Join our đź‘» Haunted Bookshelves_8M session on 18 February 2024, 3-5 pm

/ Moira Exporiment in Utrecht /

If you wanted to join online, please email

Bring a quote to memorize, or some snacks,
but most importantly bring yourself and your rebellious spirit!

Until today, abusive systems of power continue to oppress women and girls all over this war-ridden world. We invite you to haunt the history of International Women’s Day and dive into the radical origins and memories of this day of resistance. Contrary to what capitalist society would like us to believe, we remember that 8 March is no day to get flowers or chocolate from our partners, it is no holiday so we can treat ourselves to a spa or a massage. International Women’s Day or International Women Workers Day came into being because feminists wanted to honor the women who went on strike, the women who fought for suffrage and the end of war. IWD exists because we remember women, both cis- and trans, that started revolutions. It is a day to rise, resist, revolt, unite and disrupt business as usual, to celebrate and stand in solidarity with women and girls all over the world.

As we are getting ready to heed the many calls to action and take the streets on 8 March, we ask you what should we memorize to prepare for this day? Or what have you memorized because of this day? Do you remember the lyrics to Bread and Roses? What feminist slogans continue to ring in your ears after the protest? What are the poems and the texts that give you the fuel you need to keep fighting back?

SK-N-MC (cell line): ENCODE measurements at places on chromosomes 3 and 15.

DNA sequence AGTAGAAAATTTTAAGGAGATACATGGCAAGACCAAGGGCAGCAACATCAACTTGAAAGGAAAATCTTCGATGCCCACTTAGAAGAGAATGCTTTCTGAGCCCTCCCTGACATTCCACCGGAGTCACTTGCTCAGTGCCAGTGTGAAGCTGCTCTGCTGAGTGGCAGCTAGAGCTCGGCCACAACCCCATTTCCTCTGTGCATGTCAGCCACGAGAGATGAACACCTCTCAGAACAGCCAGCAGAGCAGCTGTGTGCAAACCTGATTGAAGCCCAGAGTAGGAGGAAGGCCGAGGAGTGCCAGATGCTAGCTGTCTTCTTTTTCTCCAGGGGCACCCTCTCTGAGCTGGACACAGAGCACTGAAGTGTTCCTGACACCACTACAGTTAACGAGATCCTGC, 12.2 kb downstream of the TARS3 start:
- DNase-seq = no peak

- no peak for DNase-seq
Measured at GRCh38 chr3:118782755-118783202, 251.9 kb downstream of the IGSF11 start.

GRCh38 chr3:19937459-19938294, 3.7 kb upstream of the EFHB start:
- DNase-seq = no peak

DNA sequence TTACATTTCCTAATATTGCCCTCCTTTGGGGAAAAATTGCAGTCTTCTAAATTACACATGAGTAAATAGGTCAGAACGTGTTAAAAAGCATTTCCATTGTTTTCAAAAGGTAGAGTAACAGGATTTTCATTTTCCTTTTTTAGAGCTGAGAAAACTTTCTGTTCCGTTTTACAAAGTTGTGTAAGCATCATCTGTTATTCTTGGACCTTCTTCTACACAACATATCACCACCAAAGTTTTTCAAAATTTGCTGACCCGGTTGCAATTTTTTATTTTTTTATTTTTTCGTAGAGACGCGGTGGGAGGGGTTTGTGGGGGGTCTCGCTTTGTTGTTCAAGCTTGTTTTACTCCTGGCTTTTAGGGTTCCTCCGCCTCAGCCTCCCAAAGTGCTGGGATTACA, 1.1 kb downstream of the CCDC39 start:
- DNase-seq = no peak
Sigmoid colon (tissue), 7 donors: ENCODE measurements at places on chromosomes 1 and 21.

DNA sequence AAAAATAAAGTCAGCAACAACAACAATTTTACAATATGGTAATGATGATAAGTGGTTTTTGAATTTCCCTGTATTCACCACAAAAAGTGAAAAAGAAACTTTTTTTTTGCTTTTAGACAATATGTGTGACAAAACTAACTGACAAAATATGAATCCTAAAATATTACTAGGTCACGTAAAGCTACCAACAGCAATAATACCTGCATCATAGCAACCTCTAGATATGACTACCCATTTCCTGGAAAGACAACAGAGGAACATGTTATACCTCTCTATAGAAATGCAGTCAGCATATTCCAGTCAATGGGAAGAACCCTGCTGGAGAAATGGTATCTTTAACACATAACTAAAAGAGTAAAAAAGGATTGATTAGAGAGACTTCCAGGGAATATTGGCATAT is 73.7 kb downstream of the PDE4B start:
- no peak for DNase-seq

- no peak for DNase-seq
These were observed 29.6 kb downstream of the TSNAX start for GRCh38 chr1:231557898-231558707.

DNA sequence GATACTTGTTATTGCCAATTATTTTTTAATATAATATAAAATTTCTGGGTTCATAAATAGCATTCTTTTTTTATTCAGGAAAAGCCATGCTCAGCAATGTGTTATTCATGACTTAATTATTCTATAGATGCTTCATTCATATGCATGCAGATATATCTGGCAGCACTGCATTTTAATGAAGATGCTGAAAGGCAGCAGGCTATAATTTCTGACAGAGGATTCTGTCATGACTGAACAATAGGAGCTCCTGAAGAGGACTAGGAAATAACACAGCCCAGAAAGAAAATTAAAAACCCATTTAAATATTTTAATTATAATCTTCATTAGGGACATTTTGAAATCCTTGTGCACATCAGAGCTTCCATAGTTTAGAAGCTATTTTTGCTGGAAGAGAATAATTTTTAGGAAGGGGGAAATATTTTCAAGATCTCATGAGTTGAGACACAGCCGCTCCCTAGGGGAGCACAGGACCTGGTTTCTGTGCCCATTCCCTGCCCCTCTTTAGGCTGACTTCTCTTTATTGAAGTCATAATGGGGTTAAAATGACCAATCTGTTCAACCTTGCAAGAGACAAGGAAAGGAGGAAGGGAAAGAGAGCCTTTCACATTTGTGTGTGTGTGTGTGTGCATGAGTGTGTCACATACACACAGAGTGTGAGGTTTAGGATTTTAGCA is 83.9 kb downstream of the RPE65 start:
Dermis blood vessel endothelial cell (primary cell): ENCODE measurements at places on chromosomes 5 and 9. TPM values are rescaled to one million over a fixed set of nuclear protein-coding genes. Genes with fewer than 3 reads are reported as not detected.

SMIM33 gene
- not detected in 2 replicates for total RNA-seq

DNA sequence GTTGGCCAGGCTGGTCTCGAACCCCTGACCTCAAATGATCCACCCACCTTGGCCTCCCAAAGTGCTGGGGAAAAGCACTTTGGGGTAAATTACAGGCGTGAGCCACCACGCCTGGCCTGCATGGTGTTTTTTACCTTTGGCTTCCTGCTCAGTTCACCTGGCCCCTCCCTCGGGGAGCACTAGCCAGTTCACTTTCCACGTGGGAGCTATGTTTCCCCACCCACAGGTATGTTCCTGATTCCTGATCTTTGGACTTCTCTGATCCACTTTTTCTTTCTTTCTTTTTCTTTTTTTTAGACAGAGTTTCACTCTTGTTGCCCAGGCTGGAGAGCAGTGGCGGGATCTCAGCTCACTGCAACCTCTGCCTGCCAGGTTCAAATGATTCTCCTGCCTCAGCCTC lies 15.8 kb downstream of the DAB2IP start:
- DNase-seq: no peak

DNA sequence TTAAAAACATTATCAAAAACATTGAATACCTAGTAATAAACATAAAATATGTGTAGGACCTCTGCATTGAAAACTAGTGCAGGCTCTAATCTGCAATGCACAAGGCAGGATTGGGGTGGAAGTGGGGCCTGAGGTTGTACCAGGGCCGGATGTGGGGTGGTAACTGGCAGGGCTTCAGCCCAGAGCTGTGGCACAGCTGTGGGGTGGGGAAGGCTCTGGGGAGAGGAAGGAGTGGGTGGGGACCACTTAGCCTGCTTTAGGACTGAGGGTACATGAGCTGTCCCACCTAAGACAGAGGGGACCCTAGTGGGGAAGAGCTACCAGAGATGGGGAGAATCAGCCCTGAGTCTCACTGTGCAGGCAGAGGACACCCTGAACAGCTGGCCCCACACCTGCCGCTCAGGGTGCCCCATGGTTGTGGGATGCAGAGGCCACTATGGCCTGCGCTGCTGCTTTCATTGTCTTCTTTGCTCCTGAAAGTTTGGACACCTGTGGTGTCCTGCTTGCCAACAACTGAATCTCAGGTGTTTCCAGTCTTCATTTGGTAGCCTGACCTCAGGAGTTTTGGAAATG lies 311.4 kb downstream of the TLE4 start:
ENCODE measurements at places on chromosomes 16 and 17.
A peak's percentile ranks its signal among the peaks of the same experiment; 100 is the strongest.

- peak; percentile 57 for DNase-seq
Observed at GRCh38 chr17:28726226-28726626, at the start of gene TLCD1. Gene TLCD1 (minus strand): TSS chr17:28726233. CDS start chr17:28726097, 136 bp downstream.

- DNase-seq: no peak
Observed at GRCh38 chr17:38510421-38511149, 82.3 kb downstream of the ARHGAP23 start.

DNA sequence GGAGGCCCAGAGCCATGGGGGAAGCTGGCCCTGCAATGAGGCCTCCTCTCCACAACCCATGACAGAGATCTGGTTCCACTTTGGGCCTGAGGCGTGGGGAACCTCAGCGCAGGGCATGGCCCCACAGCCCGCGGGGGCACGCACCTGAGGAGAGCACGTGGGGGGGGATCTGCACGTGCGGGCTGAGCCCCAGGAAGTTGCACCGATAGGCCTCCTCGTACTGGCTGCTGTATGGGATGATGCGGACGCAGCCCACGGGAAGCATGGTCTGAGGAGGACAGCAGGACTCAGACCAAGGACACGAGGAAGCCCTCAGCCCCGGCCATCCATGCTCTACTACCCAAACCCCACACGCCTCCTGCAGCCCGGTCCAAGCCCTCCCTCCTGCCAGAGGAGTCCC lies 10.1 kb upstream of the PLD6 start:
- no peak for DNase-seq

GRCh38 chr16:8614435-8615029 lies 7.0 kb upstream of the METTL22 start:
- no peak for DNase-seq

After two Door-to-Door sessions in fall last year, artist Dung Nguyen requested Read-in to introduce her to another one of our practices. Haunted Bookshelves is a choreography for memorizing. It speaks to the missing pieces from our bookshelves, experimenting with techniques of (re/dis)locating text, learning by heart, (un)disciplinary pedagogies and listening intonationally. When something is missing though, it does not mean it is not (t)here.

We rather refer to what Avery Gordon writes in Ghostly Matters, as:

Haunting as a way in which abusive systems of power make themselves known and their impacts felt in everyday life, especially when they are supposedly over (slavery, for instance), or when the oppressive nature is denied (as in free labor or national security). (..) Indeed it seemed to me that haunting was precisely the domain of turmoil and trouble. (Avery Gordon, 2008:xvi-xvii)

Join us on Sunday 18 February from 15:00- 17:00. We will gather in Moira Exporiment, but you can also join online. In that case, write us an email at and we will share with you the zoom link. 

Image descriptions:

1: a dark blue stamp vaguely shaped like a ghost on a white wall with a hole in it. A power socket in the upper left corner with a grey cable
2: a photo taken from above showing seven people gathered around a table, huddled closely together while reading something from a book. Light from unseen windows on the left shines on the wall and the face of one woman. Lightbulbs hanging from the vide on the right give off a warm light
3: a stack of silver stickers with black text that reads: Why are the authors of the books I read so white, so male, so Eurocentric? There Is No Such Thing as an Innocent Reading!